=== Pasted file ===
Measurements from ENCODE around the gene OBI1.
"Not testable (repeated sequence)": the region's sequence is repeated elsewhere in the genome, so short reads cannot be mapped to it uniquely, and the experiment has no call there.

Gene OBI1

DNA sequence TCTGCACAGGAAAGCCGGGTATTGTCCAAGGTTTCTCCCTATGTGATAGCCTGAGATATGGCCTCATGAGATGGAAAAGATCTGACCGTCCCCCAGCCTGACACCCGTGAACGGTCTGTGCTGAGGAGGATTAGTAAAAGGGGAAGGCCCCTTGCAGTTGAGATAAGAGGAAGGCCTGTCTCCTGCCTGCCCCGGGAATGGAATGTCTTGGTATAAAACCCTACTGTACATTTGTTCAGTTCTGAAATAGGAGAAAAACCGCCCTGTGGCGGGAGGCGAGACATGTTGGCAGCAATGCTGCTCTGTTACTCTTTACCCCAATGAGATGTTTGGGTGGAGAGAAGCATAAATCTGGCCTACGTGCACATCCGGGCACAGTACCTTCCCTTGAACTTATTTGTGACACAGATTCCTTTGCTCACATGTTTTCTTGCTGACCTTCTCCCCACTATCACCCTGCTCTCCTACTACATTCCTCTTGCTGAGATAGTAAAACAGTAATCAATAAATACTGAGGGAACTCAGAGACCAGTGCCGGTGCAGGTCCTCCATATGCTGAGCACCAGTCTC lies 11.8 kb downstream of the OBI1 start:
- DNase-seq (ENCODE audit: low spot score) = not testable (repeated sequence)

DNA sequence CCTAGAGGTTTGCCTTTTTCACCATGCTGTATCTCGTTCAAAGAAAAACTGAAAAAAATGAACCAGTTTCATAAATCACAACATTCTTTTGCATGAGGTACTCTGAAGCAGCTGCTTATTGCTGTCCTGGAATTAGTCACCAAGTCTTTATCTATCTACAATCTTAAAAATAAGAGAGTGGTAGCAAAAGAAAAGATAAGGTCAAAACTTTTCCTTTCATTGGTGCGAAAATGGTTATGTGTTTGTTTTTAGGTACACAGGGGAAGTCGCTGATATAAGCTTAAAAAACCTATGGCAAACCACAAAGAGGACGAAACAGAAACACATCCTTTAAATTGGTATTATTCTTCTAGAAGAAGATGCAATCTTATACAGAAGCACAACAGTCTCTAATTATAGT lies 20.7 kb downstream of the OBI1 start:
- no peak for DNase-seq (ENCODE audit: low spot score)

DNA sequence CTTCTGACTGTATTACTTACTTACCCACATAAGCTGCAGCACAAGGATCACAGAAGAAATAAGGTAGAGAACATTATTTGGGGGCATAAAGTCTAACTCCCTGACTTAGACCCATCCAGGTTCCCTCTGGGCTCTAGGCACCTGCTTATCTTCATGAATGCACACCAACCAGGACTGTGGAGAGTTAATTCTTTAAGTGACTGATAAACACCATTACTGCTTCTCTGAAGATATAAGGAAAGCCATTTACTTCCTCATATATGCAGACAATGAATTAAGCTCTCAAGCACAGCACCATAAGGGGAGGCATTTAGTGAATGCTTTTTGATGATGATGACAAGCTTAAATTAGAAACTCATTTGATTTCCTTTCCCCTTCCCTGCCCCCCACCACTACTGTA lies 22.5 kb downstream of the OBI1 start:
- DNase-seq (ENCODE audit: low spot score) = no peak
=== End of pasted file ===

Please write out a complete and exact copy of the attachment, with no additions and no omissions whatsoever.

Measurements from ENCODE around the gene OBI1.
"Not testable (repeated sequence)": the region's sequence is repeated elsewhere in the genome, so short reads cannot be mapped to it uniquely, and the experiment has no call there.

Gene OBI1

DNA sequence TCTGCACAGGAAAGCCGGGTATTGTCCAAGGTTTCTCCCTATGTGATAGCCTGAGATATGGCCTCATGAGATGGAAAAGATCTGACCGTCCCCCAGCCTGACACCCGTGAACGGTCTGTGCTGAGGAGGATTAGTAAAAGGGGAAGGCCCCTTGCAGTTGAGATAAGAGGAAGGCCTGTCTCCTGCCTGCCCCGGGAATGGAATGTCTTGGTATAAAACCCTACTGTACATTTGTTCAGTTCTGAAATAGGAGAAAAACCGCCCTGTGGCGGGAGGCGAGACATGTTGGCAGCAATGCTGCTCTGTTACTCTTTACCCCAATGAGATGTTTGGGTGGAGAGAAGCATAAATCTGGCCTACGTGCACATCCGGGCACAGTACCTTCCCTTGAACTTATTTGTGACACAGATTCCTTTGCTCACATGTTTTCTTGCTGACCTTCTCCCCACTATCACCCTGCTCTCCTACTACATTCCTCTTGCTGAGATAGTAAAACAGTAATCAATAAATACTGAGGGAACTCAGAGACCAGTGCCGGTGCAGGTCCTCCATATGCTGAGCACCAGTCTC lies 11.8 kb downstream of the OBI1 start:
- DNase-seq (ENCODE audit: low spot score) = not testable (repeated sequence)

DNA sequence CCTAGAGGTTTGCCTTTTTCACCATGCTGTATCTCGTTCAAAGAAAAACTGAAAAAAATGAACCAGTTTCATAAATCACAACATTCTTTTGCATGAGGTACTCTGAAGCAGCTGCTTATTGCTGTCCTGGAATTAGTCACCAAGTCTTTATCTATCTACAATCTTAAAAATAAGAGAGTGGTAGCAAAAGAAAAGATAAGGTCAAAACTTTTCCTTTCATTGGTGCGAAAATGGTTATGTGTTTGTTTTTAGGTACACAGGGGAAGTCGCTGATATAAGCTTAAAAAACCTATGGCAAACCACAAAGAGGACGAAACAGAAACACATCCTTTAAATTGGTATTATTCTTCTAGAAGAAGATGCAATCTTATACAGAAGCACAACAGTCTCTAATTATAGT lies 20.7 kb downstream of the OBI1 start:
- no peak for DNase-seq (ENCODE audit: low spot score)

DNA sequence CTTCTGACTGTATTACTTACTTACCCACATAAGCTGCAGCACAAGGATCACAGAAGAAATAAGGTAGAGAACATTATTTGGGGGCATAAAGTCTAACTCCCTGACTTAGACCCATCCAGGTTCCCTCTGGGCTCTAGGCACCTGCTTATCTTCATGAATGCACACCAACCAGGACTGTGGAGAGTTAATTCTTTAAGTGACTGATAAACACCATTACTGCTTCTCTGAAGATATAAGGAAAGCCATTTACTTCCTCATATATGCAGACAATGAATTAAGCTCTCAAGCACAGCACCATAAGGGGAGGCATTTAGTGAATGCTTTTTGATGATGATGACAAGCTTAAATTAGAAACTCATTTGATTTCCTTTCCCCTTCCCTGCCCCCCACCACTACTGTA lies 22.5 kb downstream of the OBI1 start:
- DNase-seq (ENCODE audit: low spot score) = no peak